Kay Heikkinen began as an academic, earning a Ph.D. in French literature which unexpectedly included a detour to study Islamic Spain. In midlife, she began working for an undergraduate degree-completion program and then went back to studying and teaching Arabic, most recently at the University of Chicago. During that time, Kay began translating Arabic literature and became a member of the Third Coast Translators’ Collective (TCTC) in Chicago. In 2020, she had the good fortune to win the Saif Ghobash Banipal Prize for Translation from Arabic for Huzama Habayeb’s novel Velvet (American University in Cairo Press). Kay continues to translate actively now that she has retired to Seattle, and she has since joined NOTIS and begun to attend NW Literary Translators meetings.

Christina M. Woelz has been working full time as a Spanish interpreter and translator in the Seattle area since completing her certificate in Translation and Interpretation at Bellevue College in 2008. She has been a NOTIS member most, if not all, of this time. Christina started out as a medical interpreter, then moved into court interpreting. She is also a freelance Spanish-English translator and has taught Advanced Translation at Bellevue College.

Lately on the NW Linguist Blog 📓

We’ve been busy blogging. Click the link below to catch up:

  • Women in Translation by NOTIS Women of Translation
    5 NOTIS translators discuss their recent publications in celebration of Women in Translation Month
  • ChatGPT: A Translator’s Business Consultant (read or listen)–
    Tim Gregory demystifies the tool and explains how we can use it to our advantage 
  • Beware Scams Targeting Translators & Interpreters
    recent scams targeting T&I professionals; how to recognize and avoid them
  • Join the NOTIS Board of Directors–
    what service means and how to apply

Read our latest posts at notisnet.org/Blog.

Call for submissions ✏️

Want to be published in a NOTIS blog or newsletter? We accept a wide variety of content on a rolling basis, including: articles, personal and professional anecdotes, comics, translations (prose, poetry, journalism), recipes, miscellaneous industry updates, etc...

Submissions are open for our Annual Newsletter, which will be released in early December. 
➡️ Submission deadline = 10 November ⬅️

For more information about submissions, check out this blog post! Have a question? Ready to submit? Email social@notisnet.org.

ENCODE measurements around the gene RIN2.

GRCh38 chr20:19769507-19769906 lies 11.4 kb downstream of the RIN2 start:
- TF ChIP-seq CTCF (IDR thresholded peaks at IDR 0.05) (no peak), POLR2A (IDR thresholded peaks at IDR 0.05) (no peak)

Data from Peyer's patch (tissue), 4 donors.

Also of Note 🗒️ 

Have something to share? Send your calls for submissions or proposals, your latest publications, your upcoming events (or those of your friends), and other exciting updates to social@notisnet.org

  • Congrats to our 2023 Membership Development Grant recipients: James Martin, Catherine Bedeski, Shelley Fairweather-Vega, Charlotte Schwennsen, Diana Malach, and Zakiya Hanafi!
  • New NW Literary Translators pages are up on the NOTIS website and on bookshop.org!
  • Announcing the Fall 2023 Cycle of the of the “Discover Healthcare Interpreting” CoreCHI Scholarship! CCHI will award up to five (5) scholarships during this round in the amount of $231 each. Applications are due by October 31. Learn more and apply here.
  • Check out this brilliant translation by new NOTIS member Sabrina Fountain: “Mismarriage” (“Smatrimoni”), an excerpt of Leonardo G. Luccone’s 2022 novel Il figlio delle sorelle. The piece was recently published online in a beautiful bilingual presentation by the people at Exchanges: Journal for Literary Translation.
  • A round of applause to translators and Slavic Studies professors Sasha Senderovich (University of Washington) and Harriet Murav (University of Illinois), who were recently awarded a two-year grant from the National Endowment of the Humanities (NEH) for their translations, from Yiddish and Russian, of short stories about the Holocaust by Jewish writers from the Soviet Union. Read more about their project here
  • Congratulations to poet Ricardo Ruiz, whose 2022 book of poetry, We Had Our Reasons — a bilingual edition with translations by NW Literary Translator Brianna Salinas — was recently awarded the 2023 Washington State Book Award for Poetry. Info & purchasing options here
  • Call to Poetry Translators: Second Cycle of Mo Habib Translation Prize! Established in partnership with the Mo Habib Memorial Foundation and Deep Vellum Publishing, this prize aids in the publication and dissemination of exceptional English-language translations of Persian literary works. This cycle’s focus is on Persian poetry. Read more about the prize here, on the UW’s Middle Eastern Languages and Cultures blog. The submission deadline is March 1, 2024.

Artwork by Amelia Ossorio, UW MELC student